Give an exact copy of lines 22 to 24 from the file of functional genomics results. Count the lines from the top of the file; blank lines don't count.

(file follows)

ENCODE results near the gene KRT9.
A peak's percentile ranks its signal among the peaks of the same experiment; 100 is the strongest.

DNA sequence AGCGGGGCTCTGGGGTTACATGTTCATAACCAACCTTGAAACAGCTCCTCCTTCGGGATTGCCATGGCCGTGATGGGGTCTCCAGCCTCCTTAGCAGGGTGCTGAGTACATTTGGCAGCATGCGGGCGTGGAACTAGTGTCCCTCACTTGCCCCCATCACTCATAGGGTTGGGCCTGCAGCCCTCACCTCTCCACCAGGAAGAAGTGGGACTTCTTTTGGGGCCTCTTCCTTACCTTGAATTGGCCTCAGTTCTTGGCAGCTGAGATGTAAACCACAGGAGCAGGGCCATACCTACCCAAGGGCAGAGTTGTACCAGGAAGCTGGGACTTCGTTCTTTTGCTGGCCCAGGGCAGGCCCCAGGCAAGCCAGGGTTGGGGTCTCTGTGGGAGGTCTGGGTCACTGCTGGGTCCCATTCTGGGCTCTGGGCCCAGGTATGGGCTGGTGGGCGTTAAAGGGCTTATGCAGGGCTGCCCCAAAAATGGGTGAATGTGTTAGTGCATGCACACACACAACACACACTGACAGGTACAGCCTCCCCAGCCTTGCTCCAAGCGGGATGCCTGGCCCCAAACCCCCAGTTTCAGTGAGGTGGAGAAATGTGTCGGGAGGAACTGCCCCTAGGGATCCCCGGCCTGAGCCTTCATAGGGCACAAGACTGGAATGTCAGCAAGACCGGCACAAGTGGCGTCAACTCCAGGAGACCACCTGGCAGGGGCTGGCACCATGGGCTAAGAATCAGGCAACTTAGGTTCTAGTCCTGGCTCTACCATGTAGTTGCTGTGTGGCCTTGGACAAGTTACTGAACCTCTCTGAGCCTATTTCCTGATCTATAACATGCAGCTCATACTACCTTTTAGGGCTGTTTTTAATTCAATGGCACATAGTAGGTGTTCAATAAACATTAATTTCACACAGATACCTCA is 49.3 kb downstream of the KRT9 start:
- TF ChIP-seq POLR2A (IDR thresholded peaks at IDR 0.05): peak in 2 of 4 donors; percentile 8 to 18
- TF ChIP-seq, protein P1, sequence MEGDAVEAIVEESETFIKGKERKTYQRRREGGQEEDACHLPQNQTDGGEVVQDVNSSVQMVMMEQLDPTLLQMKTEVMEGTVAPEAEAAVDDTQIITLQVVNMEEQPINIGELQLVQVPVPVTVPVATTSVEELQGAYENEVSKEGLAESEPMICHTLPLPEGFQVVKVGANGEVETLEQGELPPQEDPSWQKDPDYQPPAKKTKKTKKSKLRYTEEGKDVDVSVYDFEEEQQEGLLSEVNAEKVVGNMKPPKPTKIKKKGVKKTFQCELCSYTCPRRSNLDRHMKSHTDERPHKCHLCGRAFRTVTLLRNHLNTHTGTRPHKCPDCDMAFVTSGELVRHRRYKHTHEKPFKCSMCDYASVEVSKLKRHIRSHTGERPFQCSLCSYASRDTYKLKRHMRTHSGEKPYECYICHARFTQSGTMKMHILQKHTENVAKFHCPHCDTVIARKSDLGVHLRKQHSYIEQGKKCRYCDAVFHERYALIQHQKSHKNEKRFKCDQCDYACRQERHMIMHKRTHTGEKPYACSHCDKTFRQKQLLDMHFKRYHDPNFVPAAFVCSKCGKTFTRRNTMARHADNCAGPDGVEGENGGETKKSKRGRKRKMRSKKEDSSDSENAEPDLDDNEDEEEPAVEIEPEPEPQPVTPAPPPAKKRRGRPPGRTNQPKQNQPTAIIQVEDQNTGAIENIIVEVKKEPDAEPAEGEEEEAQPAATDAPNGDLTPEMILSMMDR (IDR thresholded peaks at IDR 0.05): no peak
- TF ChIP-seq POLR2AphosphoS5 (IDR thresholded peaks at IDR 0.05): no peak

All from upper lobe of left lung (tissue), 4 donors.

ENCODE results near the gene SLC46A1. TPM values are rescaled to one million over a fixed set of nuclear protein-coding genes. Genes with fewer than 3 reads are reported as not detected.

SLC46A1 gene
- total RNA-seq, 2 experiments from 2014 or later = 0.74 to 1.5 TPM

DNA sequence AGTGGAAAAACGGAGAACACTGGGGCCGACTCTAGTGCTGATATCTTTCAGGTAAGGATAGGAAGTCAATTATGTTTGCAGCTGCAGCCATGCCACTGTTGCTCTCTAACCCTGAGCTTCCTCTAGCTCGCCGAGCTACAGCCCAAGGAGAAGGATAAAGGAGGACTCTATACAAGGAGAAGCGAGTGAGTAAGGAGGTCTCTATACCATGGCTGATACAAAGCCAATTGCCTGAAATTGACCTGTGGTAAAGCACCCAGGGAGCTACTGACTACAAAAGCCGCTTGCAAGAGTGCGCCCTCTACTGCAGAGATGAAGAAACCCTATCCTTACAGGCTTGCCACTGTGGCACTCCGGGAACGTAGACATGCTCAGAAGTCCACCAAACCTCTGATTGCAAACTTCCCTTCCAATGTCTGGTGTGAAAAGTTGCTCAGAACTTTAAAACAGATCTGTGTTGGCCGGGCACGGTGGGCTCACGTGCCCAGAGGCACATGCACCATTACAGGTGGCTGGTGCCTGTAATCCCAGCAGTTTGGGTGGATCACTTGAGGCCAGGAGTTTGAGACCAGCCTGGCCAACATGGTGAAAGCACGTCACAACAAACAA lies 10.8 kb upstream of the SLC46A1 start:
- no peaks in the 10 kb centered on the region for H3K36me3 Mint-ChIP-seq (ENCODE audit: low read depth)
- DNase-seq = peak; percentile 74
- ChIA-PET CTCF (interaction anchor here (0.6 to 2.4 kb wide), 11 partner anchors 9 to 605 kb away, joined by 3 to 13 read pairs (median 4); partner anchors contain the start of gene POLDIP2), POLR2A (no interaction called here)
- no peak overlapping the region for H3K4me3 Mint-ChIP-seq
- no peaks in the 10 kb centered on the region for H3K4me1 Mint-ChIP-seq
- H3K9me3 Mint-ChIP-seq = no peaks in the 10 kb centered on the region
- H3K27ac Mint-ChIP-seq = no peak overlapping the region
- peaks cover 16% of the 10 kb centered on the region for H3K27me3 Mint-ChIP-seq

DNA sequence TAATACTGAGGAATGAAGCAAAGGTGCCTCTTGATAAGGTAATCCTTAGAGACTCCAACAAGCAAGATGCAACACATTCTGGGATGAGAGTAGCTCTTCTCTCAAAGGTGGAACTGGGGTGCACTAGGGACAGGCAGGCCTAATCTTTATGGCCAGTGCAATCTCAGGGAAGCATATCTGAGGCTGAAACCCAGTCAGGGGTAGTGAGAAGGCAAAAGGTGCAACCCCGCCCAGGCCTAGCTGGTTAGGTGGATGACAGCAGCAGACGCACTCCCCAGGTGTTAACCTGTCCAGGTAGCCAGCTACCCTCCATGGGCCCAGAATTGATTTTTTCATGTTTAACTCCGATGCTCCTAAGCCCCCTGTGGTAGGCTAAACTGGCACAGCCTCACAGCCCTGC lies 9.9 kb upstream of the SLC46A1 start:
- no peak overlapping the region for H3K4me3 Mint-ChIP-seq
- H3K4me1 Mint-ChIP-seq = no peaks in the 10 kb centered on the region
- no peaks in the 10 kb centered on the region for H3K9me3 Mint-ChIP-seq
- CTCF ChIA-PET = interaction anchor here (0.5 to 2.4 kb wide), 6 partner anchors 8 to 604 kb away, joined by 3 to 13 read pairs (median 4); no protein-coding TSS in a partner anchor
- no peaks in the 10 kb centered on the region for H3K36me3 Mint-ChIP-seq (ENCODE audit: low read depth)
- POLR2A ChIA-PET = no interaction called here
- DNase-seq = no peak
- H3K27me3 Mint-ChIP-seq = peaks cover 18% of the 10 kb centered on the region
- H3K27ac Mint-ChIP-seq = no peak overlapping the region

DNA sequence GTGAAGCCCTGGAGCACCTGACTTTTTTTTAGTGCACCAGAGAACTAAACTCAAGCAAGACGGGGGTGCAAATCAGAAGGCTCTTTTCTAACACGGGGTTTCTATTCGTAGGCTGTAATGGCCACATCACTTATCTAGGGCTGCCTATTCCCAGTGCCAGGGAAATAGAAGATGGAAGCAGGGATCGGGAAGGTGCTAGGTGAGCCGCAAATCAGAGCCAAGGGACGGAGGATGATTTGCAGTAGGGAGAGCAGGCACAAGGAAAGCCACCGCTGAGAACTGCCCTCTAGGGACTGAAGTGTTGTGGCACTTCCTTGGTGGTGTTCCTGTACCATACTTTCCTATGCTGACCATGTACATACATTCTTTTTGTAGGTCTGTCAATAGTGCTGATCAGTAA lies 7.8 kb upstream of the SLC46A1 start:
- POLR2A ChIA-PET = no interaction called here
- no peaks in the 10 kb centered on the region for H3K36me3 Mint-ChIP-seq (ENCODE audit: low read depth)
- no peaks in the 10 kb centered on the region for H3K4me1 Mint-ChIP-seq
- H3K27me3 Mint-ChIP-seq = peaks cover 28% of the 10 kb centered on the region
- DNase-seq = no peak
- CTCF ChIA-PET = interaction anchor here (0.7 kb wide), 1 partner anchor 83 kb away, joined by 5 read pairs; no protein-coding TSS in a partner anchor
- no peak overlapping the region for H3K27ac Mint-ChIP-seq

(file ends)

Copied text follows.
- H3K4me1 Mint-ChIP-seq = no peaks in the 10 kb centered on the region
- no peaks in the 10 kb centered on the region for H3K9me3 Mint-ChIP-seq
- CTCF ChIA-PET = interaction anchor here (0.5 to 2.4 kb wide), 6 partner anchors 8 to 604 kb away, joined by 3 to 13 read pairs (median 4); no protein-coding TSS in a partner anchor